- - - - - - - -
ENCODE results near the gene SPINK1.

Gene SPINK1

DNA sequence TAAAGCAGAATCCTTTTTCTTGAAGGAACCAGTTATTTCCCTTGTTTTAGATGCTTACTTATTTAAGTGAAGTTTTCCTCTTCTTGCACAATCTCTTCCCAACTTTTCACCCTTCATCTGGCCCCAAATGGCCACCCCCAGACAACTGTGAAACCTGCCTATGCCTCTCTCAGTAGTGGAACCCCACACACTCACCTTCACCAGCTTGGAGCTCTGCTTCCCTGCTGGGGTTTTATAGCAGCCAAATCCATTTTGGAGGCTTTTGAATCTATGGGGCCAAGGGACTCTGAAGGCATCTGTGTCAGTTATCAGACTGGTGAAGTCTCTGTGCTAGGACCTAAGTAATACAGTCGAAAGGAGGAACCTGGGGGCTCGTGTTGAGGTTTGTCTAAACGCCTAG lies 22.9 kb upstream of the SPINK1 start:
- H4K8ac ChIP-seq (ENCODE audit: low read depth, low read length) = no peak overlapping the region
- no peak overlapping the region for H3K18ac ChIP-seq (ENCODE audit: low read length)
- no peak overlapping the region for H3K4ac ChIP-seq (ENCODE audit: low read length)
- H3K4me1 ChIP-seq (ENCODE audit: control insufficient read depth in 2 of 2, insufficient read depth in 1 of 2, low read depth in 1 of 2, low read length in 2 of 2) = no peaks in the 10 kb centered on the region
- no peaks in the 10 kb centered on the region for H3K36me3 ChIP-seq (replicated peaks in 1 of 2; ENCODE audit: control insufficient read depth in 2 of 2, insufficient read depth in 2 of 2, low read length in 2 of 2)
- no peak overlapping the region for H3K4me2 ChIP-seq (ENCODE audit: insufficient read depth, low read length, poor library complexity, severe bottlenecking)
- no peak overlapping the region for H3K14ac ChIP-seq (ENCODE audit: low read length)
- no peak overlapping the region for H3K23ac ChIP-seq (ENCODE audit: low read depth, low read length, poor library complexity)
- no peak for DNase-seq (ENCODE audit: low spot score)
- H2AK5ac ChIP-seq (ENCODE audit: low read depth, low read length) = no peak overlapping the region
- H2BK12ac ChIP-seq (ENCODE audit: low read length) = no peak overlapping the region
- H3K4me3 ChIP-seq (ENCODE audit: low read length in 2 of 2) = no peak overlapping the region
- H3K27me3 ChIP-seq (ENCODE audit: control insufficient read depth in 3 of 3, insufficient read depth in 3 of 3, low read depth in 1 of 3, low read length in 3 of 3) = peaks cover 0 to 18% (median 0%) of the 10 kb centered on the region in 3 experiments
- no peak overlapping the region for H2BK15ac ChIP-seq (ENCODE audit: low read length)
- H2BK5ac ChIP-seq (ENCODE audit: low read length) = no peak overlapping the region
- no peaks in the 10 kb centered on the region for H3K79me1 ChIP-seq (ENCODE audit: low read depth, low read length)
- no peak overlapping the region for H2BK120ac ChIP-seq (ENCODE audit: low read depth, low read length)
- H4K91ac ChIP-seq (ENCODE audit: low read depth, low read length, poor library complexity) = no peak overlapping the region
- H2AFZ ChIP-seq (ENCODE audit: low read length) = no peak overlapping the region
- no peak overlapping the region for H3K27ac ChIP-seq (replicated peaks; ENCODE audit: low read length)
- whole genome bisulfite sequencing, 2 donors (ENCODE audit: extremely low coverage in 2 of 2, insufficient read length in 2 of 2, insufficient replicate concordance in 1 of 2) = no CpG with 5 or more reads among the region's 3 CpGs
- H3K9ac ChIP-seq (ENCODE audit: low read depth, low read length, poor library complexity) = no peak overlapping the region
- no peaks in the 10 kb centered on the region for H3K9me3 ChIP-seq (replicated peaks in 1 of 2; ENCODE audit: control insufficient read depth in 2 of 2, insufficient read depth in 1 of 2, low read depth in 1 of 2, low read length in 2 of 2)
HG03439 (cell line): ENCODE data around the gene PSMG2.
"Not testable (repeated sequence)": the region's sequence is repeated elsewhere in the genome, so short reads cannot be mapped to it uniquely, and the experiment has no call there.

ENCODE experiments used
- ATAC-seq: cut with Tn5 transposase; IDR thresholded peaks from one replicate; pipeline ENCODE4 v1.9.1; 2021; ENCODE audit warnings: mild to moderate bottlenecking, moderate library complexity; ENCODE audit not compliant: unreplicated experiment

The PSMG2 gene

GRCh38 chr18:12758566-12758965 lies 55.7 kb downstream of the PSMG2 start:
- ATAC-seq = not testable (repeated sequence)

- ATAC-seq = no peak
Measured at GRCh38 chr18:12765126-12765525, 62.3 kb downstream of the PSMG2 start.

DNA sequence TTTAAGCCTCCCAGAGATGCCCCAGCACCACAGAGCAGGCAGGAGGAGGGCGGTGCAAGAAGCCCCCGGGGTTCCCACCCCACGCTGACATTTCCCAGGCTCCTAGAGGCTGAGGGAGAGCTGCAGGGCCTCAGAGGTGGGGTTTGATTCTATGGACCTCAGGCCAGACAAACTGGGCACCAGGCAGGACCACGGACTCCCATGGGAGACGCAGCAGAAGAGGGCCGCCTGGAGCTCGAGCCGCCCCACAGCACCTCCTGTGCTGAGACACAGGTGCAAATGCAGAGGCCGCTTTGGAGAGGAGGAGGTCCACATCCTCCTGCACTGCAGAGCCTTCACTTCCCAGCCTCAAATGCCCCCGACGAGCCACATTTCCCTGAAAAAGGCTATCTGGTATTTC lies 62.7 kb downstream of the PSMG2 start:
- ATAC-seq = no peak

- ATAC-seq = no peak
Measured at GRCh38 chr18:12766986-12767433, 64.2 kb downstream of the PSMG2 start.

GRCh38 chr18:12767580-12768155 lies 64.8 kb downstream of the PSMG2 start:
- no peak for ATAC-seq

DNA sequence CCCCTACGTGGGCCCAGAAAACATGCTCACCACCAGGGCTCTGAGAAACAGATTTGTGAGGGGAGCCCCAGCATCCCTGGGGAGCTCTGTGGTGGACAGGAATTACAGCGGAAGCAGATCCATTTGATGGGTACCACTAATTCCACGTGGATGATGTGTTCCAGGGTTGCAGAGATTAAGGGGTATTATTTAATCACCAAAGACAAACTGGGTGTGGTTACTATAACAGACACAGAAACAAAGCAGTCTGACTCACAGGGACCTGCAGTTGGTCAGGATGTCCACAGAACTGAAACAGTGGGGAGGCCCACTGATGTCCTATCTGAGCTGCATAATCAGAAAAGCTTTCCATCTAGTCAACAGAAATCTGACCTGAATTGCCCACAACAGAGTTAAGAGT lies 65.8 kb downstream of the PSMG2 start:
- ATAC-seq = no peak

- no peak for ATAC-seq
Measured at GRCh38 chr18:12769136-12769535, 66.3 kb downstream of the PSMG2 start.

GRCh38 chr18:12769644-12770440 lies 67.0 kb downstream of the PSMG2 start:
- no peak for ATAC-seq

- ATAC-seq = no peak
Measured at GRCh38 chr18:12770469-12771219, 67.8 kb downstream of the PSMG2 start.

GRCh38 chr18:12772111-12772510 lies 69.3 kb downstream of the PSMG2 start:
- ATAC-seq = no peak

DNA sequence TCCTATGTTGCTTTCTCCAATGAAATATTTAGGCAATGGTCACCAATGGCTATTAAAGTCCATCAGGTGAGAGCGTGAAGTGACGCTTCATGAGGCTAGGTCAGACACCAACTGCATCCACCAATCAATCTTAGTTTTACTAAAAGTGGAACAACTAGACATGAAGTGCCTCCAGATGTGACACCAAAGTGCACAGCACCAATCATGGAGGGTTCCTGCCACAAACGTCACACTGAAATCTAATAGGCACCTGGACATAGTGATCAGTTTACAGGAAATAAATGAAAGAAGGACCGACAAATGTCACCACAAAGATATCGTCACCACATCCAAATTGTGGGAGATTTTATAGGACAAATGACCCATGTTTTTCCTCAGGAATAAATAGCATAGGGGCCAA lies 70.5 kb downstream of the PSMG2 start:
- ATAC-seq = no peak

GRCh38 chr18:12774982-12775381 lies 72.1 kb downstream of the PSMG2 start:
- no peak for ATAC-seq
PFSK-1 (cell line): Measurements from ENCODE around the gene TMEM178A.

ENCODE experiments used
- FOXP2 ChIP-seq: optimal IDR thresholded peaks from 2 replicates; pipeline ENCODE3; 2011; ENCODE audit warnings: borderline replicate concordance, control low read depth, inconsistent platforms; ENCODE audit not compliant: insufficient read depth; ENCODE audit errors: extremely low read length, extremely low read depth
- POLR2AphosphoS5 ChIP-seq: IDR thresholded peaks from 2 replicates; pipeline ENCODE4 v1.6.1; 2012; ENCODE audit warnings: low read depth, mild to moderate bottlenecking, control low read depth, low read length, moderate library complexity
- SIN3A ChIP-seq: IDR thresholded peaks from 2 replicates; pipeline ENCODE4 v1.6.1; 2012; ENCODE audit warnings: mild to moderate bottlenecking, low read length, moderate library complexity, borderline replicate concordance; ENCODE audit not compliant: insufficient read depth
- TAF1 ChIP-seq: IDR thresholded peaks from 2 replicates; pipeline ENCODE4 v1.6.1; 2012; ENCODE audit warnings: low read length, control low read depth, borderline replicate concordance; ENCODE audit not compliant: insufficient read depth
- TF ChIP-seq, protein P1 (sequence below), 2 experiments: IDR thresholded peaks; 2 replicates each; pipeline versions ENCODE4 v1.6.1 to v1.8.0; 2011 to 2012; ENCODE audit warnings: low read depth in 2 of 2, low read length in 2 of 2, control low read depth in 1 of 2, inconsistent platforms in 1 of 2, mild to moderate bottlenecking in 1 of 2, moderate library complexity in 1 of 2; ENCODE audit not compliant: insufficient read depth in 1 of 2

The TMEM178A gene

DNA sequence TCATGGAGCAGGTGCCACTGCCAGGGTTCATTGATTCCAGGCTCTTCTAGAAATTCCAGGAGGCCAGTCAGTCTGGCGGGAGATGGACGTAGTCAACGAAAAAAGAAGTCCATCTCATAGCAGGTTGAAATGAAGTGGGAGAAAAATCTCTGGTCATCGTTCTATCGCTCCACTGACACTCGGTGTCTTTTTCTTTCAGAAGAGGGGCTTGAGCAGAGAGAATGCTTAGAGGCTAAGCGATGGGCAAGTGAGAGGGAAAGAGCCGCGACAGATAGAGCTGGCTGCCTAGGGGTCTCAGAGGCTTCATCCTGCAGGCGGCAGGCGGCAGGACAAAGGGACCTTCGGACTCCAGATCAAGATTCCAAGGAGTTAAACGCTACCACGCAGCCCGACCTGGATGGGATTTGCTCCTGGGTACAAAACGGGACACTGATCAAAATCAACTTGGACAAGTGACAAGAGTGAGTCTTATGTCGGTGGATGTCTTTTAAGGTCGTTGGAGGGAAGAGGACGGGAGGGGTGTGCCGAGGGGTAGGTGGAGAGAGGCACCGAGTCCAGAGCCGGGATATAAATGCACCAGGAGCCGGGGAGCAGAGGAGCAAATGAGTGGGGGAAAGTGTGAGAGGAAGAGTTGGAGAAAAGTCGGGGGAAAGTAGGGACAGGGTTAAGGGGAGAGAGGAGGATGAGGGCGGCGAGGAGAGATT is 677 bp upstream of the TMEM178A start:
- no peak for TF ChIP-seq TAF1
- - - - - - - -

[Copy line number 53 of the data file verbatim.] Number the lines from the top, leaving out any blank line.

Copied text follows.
- ATAC-seq = no peak